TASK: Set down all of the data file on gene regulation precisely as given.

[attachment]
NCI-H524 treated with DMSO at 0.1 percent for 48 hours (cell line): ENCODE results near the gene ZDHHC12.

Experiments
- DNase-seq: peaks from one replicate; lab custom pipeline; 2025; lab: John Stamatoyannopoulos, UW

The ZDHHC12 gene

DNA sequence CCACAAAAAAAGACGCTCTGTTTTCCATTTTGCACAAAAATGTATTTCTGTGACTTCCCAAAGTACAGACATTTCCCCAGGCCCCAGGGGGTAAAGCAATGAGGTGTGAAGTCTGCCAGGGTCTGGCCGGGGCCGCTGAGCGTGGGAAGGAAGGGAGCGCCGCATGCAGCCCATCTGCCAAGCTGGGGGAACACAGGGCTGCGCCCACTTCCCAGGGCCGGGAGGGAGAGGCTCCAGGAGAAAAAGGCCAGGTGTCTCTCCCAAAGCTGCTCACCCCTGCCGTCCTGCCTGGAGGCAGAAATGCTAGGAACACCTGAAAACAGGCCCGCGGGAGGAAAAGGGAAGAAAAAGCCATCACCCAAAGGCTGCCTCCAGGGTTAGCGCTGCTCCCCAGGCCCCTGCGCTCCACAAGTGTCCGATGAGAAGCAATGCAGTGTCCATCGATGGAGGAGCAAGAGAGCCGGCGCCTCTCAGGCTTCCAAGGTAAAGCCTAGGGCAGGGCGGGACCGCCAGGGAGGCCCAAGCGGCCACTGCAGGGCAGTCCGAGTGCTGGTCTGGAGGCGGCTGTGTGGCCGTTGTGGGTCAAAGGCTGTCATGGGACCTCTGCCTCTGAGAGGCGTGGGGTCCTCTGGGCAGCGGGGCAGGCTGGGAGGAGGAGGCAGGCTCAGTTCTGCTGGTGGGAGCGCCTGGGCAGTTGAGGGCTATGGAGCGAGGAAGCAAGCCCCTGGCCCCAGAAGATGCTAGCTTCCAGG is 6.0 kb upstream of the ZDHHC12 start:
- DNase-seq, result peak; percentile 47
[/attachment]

NCI-H524 treated with DMSO at 0.1 percent for 48 hours (cell line): ENCODE results near the gene ZDHHC12.

Experiments
- DNase-seq: peaks from one replicate; lab custom pipeline; 2025; lab: John Stamatoyannopoulos, UW

The ZDHHC12 gene

DNA sequence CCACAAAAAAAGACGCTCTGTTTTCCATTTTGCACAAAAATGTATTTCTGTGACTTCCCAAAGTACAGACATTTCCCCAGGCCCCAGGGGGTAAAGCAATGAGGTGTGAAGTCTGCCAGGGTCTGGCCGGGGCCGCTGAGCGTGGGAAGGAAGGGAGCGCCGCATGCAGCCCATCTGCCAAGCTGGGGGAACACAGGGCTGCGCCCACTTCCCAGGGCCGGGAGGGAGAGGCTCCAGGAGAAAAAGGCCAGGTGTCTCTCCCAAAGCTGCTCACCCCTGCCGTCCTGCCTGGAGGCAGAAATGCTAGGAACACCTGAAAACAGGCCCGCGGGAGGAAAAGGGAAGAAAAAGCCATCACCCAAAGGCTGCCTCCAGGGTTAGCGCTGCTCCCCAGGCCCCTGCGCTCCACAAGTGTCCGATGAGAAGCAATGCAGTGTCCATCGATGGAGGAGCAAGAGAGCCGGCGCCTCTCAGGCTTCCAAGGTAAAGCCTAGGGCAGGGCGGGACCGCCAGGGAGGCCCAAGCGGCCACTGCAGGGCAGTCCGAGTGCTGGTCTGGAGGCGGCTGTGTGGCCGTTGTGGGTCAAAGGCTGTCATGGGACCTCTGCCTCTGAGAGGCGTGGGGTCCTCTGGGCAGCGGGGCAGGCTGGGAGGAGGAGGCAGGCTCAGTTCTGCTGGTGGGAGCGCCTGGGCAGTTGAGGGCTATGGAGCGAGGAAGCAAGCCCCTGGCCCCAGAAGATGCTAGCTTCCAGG is 6.0 kb upstream of the ZDHHC12 start:
- DNase-seq, result peak; percentile 47